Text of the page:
Etymology
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savoir-faire (n.)

"instinctive knowledge of the right course of action in any circumstance, faculty of knowing just what to do and how to do it," 1815 (Scott), a French phrase in English, literally "to know (how) to do," from savoir "to know" (from Latin sapere; see sapient) + faire (from Latin facere "to make, do;" from PIE root *dhe- "to set, put"). French also has savoir-vivre "knowledge of and ability in the usages of polite society; knowledge of customs in the world," which turns up in English writers, occasionally, in italics.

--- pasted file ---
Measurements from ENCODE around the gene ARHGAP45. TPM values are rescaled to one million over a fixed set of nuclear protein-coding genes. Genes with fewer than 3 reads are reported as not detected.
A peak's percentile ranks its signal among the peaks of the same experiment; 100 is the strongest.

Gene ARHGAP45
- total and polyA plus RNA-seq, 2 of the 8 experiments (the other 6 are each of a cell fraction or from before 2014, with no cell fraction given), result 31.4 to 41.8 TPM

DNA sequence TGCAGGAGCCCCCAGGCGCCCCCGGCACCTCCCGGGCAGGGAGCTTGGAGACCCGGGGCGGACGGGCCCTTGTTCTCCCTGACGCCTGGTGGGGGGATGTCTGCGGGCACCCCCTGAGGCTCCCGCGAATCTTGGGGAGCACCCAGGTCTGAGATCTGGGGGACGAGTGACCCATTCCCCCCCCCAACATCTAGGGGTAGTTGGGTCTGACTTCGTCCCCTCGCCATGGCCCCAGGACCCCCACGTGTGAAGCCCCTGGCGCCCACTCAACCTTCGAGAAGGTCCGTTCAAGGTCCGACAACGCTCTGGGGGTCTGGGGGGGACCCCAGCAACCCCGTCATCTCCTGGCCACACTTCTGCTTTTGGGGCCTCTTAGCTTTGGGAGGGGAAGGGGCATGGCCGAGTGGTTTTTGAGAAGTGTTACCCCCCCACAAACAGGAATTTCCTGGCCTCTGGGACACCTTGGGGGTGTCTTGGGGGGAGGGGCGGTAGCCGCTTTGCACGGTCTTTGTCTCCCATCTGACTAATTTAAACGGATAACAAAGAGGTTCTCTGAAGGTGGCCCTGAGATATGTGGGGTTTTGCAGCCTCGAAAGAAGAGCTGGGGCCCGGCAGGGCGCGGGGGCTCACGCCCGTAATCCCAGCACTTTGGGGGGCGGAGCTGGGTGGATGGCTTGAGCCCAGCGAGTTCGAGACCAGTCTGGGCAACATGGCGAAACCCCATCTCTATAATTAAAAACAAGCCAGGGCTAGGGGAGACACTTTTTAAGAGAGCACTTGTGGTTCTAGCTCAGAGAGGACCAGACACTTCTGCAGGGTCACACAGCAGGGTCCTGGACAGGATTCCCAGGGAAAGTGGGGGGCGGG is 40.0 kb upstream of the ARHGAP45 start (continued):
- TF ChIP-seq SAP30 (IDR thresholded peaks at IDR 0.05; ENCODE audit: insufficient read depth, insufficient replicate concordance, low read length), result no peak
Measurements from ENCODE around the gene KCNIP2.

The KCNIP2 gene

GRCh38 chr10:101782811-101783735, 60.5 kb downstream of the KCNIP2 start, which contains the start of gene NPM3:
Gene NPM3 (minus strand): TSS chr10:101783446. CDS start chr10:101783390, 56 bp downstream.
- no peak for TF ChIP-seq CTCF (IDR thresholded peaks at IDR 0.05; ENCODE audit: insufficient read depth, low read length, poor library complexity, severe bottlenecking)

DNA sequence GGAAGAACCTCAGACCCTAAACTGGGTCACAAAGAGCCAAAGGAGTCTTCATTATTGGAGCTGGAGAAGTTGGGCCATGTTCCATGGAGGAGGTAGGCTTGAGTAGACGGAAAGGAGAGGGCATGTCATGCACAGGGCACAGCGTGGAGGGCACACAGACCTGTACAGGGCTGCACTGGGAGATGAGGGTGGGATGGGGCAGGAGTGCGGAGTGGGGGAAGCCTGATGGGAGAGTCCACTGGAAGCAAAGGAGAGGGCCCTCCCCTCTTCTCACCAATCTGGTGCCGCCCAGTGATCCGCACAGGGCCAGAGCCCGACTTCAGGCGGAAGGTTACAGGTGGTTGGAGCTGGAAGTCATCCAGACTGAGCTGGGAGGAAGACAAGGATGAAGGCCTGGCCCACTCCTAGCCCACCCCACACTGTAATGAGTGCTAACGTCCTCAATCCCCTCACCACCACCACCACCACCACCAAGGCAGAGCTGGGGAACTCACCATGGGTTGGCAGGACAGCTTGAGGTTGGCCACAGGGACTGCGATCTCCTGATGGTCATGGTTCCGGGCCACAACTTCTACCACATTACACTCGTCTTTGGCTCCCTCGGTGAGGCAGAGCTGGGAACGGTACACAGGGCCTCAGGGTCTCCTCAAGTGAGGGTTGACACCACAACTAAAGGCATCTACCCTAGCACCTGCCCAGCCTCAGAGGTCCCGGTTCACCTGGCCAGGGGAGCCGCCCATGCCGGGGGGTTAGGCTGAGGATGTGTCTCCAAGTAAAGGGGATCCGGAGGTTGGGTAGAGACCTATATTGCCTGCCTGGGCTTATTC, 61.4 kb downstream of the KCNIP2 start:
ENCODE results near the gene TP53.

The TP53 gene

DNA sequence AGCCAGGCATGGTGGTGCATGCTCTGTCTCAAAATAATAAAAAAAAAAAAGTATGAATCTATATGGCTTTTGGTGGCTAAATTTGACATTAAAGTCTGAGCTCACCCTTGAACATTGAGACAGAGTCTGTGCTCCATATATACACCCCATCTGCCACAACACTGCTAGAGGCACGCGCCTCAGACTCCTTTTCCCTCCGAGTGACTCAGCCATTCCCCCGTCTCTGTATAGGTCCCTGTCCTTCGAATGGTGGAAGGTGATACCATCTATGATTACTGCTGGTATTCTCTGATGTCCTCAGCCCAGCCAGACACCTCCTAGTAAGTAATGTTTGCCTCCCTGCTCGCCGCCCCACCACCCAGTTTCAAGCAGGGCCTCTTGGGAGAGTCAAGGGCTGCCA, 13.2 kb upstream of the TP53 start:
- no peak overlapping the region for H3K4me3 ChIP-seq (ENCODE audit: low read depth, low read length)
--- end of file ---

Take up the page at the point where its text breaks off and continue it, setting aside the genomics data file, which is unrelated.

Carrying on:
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Definitions of savoir-faire

savoir-faire (n.)
social skill;
Synonyms: address
From wordnet.princeton.edu

Dictionary entries near savoir-faire

Saville Row

saving

savings

savior

saviour

savoir-faire

Savonarola

savor

savory

savour

savoury